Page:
Direxion, best known as the leading provider of 3x leveraged and inverse leveraged ETFs, is apparently planning to diversify its product line a bit. The Newton, Massachusetts-based ETF provider has amended a previous filing with the SEC, requesting regulatory approval to launch a 130/30 ETF. Leveraged ETFs have come under fire lately, and while there is certainly no danger of these products going away (at least not in my mind), it certainly won’t hurt Direxion to expand into new areas of the ETF industry.
130/30 strategies are nothing new. Asset managers on both the institutional and retail levels have been implementing these tactics for years. Under such a strategy, funds attempt to outperform a benchmark by holding 130% long exposure to individual securities the manager believes will outperform the market and 30% short exposure to securities expected to trail the market. The result is a portfolio that maintains net 100% exposure to the market, but seeks to generate alpha by shorting losing stocks and doubling down on winners. Many 130/30 managers performed particularly well (relative to their benchmarks at least) during the recent global recession.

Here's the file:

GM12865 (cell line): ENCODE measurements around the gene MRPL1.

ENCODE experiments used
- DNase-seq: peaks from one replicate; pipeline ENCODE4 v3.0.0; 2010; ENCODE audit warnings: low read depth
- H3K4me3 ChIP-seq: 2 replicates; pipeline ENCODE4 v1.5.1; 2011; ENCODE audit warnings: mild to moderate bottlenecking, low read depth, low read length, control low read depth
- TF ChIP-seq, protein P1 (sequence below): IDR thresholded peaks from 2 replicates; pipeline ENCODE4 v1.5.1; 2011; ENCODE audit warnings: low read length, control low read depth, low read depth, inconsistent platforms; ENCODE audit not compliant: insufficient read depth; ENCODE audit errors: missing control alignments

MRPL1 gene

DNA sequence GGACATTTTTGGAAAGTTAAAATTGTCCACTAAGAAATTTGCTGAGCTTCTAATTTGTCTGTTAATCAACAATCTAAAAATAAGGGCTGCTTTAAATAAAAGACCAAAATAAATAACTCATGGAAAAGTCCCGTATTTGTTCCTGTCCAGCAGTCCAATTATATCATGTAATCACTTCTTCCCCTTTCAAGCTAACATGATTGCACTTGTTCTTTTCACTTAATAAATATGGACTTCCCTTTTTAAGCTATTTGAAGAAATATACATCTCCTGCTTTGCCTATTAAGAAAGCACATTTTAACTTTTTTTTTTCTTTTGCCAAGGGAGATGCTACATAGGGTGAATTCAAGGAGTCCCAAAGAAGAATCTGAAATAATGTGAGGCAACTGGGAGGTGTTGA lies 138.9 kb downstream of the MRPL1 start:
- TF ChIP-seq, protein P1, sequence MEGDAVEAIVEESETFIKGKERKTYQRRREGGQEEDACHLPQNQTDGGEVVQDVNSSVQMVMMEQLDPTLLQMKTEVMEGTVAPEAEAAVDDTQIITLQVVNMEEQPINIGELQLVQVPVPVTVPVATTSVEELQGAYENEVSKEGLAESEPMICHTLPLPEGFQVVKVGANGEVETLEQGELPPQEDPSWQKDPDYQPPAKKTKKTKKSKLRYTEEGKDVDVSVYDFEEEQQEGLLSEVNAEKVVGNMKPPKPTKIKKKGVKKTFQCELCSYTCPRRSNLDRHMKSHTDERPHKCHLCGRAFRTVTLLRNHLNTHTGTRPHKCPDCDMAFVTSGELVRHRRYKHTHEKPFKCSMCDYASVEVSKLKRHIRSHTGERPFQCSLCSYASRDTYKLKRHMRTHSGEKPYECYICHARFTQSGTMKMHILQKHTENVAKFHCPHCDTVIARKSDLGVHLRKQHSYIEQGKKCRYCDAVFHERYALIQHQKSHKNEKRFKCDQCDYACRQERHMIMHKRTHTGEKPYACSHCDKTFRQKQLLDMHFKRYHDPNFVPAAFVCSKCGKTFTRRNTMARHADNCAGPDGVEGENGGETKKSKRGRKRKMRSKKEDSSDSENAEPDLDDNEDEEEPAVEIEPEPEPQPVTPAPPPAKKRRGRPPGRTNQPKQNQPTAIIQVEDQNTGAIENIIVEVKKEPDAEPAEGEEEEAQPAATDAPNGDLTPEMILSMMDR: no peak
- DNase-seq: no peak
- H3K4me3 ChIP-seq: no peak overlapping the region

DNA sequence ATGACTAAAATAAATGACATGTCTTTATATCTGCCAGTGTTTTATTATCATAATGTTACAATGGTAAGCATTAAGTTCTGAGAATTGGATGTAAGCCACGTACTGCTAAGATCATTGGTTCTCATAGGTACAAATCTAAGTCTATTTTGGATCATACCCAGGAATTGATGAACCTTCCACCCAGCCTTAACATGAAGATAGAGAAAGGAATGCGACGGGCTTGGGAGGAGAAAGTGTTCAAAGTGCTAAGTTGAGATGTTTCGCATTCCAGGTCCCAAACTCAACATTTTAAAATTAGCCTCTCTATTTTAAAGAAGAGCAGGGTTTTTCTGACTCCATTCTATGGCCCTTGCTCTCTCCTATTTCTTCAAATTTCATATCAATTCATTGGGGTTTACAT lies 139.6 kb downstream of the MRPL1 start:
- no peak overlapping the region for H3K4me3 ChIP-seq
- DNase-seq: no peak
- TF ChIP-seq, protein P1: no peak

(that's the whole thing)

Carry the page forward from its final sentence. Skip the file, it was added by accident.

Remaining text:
The 130/30 concept, however, is relatively new to the world of ETFs. ProShares was recently credited as the first sponsor to offer an ETF that implements a 130/30 strategy, the ProShares Credit Suisse 130/30 ETF (CSM). While this is technically true (it was the first exchange-traded fund to do so), First Trust has been offering a KEYnotes ETN linked to the First Trust Enhanced 130/30 Large Cap Index (JFT) for well over a year. Since JFT is an exchange-traded note, it boasts zero tracking error, but does maintain credit risk related to the financial health of its issuer (in this instance, JP Morgan Chase).
In a filing with the SEC originally made in December, Direxion requested exemptive relief for a variety of different ETF types, including:
- Conventional domestic funds
- 130/30 funds
- Leveraged funds
- Conventional foreign funds
The updated filing, which also includes information on Direxion’s plans for conventional ETFs, provides more details on how a 130/30 fund would establish its positions.
Disclosure: No positions at time of writing.